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The debt consolidation calculator below can help you decide if consolidation is right for you. The calculator will suggest the best way to consolidate your debt and estimate your savings with a debt consolidation loan.
You can also compare debt consolidation loans based on your credit score.
Debt consolidation calculator
How to use the debt consolidation calculator
Step 1: Enter the balances, interest rates and monthly payments you currently make toward your unsecured debts, like credit cards, personal loans and payday loans.
Click "I'm done" and look at the calculator results, based on the figures you entered:
Total balance: The sum of all your debts, or what you owe in total.
Combined interest rate: Your average weighted interest rate for all the debts you put in the calculator.
Total monthly payment: The amount you're paying monthly toward these debts, including interest.
When you'll be debt-free: The amount of time until you are debt-free, based on your current balance and monthly payments.
Step 2: Choose your credit score range to see your debt consolidation options. Depending on the size of your debt and credit score, a balance transfer card or debt consolidation loan may be a good fit.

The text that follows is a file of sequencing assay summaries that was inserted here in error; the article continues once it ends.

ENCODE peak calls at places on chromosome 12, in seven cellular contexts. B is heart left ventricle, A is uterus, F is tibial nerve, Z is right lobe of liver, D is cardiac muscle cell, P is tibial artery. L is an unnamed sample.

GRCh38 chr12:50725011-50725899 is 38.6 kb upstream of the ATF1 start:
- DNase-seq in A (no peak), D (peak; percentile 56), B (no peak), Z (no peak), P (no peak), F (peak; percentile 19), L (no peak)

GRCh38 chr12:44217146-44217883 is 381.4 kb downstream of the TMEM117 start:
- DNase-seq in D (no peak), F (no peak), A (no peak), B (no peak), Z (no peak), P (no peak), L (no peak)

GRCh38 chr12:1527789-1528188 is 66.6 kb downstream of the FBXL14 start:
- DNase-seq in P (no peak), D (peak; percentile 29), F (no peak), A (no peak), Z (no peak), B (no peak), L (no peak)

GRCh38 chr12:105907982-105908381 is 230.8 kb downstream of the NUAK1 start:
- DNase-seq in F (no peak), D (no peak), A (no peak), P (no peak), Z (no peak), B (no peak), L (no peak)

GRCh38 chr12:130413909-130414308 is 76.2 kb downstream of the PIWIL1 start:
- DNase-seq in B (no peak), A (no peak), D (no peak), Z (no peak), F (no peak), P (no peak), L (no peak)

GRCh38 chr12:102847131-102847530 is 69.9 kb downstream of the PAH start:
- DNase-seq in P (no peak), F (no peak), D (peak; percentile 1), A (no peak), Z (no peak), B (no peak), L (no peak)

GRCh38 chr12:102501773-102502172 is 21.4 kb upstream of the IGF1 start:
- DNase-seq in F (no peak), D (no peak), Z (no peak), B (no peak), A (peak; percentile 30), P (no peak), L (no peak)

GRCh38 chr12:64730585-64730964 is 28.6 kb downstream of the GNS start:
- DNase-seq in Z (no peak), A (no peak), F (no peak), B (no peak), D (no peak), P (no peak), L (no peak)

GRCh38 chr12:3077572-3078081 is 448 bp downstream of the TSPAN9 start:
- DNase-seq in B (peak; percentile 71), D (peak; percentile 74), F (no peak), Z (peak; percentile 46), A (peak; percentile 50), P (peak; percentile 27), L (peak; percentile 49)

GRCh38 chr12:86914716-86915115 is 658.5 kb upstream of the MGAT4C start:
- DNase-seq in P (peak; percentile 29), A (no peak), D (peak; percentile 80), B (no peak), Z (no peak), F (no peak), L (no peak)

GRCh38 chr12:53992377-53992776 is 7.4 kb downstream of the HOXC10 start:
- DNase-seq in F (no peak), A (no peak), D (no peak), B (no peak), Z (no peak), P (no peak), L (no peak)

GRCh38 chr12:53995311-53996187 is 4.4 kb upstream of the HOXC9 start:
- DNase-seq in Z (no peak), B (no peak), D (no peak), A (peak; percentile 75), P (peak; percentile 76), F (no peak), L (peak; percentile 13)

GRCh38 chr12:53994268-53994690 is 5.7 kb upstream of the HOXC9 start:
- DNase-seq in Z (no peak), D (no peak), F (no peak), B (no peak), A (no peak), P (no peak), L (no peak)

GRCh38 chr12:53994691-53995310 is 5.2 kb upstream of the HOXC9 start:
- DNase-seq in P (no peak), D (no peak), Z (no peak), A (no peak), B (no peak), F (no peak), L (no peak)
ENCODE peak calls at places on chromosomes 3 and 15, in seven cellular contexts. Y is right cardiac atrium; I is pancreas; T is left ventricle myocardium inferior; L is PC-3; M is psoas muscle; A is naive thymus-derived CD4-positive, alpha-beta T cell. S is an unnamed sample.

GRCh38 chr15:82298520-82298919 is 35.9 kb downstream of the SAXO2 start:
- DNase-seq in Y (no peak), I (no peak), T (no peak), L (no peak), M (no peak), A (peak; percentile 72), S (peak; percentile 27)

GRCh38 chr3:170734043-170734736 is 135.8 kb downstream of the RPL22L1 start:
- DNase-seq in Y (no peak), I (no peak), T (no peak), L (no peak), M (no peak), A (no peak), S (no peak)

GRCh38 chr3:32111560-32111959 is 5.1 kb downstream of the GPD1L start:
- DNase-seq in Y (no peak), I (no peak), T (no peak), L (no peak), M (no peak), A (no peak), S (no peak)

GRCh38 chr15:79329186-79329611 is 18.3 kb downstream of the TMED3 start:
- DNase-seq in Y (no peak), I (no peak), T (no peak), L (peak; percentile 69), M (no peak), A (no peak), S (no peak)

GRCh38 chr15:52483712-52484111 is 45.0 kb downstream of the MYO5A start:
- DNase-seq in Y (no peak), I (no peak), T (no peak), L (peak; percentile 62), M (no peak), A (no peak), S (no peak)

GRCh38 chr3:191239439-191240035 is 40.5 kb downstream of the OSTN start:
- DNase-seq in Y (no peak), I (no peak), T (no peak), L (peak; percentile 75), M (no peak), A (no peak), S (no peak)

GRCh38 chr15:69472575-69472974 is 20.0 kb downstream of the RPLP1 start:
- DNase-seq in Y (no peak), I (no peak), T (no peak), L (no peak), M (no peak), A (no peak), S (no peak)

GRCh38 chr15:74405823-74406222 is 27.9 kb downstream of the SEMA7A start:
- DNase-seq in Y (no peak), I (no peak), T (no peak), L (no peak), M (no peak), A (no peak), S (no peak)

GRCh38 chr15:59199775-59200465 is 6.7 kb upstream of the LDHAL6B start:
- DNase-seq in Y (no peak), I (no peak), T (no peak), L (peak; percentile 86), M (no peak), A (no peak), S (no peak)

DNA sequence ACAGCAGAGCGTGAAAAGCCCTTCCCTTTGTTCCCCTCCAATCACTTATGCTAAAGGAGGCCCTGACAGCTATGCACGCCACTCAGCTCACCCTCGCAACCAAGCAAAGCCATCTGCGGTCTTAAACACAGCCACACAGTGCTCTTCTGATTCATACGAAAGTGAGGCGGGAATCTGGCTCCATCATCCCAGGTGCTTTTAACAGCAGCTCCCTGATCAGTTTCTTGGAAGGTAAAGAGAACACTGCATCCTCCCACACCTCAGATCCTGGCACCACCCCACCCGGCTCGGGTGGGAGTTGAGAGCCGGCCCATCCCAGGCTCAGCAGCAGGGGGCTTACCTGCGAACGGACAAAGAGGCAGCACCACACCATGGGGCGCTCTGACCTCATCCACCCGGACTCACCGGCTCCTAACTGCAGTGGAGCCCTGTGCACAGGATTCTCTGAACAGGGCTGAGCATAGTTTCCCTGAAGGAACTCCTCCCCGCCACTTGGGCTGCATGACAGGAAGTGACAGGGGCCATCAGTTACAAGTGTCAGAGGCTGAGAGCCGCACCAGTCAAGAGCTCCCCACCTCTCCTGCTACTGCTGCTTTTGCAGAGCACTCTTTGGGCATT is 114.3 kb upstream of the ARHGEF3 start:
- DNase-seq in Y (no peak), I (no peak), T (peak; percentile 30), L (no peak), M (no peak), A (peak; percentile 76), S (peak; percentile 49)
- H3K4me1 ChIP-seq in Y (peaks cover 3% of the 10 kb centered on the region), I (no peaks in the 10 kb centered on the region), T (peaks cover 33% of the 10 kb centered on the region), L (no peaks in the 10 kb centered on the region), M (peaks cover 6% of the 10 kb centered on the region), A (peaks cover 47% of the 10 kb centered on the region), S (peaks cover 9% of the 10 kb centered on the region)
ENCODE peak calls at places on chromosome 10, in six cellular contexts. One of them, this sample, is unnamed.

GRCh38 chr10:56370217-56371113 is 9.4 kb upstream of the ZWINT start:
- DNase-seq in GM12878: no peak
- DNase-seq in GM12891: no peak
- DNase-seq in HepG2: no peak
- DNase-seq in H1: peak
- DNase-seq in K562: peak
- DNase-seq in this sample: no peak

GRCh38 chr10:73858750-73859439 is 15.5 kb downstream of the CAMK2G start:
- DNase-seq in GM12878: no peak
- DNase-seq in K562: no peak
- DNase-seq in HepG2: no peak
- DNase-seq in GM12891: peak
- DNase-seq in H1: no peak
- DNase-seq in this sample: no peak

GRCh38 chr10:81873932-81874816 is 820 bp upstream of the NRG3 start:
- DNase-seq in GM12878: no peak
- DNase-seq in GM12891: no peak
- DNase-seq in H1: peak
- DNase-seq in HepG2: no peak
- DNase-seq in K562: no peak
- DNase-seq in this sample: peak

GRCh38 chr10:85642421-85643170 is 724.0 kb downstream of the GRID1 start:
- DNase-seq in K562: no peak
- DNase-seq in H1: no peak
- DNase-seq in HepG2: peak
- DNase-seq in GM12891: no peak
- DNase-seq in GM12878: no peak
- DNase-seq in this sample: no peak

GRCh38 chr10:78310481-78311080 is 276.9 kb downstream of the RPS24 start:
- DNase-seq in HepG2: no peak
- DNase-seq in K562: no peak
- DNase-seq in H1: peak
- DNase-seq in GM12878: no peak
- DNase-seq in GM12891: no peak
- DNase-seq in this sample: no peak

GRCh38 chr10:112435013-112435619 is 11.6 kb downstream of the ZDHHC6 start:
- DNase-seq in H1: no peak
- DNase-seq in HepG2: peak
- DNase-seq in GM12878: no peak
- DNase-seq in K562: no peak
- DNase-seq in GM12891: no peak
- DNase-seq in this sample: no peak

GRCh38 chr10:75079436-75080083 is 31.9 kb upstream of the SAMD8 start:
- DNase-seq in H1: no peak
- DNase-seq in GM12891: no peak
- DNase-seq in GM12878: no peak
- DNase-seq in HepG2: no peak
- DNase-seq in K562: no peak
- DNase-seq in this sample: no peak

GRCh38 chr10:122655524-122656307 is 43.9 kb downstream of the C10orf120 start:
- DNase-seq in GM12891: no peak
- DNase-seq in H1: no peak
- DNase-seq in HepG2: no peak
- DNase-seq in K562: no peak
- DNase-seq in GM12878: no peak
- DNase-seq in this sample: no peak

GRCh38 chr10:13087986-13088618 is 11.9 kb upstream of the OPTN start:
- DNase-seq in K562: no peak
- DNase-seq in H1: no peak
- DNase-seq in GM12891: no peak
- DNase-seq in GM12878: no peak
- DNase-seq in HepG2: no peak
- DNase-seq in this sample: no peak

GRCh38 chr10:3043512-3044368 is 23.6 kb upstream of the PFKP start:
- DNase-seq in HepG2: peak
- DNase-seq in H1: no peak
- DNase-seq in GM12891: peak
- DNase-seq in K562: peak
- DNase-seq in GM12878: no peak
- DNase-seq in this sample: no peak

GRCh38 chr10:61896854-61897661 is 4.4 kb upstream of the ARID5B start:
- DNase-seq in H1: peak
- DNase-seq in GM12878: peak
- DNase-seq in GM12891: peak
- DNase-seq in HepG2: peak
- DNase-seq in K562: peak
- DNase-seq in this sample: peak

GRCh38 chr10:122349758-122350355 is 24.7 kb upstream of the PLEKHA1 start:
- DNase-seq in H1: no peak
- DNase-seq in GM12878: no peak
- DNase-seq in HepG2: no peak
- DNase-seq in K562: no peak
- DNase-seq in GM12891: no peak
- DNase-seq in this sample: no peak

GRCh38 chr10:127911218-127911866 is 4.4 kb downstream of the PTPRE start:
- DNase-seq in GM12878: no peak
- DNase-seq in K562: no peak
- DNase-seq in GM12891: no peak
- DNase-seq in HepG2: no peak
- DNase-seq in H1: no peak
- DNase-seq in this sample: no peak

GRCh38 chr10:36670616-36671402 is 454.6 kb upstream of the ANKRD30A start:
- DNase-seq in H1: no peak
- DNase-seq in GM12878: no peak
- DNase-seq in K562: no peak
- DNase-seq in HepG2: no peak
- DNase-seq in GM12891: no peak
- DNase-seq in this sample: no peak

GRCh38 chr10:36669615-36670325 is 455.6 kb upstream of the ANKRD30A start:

If you’re interested in a consolidation loan, drag the sliders below the table to enter an estimated rate and the repayment term you want (in years) for the new loan.
Step 3: Look at the comparison between your current debts and the new debt consolidation loan.
Debt consolidation makes the most sense when your new total payment is less than your current total payment, and you save money on interest.
What is debt consolidation?
Debt consolidation rolls your existing debts into one, ideally with a lower interest rate and shorter payoff time, saving you money and time until payoff. This is often accomplished with a debt consolidation loan, but there are other ways to consolidate debt depending on your specific situation.
Ways to consolidate debt
Debt consolidation loan: These loans, usually from an online lender, credit union or bank, provide a large amount of money to pay off multiple debts, leaving you with one monthly debt payment.
Balance transfer credit card: This option transfers credit card debt to a credit card that charges no interest for a promotional period, typically 15 to 21 months.
Home equity loan: If you own your home, you may be able to get a loan based on the equity in your home to pay off your other debts, but you risk losing your home if you don’t keep up with payments.
Retirement account loan: If you have a savings or employer-sponsored retirement account, you could take out some of that money to pay off your debts. The downsides are less funds for your retirement, and if you can’t repay the loan, you’ll owe penalties and taxes.
Debt management plan: This option combines several debts into a single monthly payment at a lower interest rate than most credit cards or loans, but it typically includes startup and monthly fees, and it often takes three to five years to repay the debt.
Which lender is right for me?
NerdWallet has reviewed more than 35 lenders to help you choose one that’s right for you. Below is a list of lenders that offer standout debt consolidation loans.
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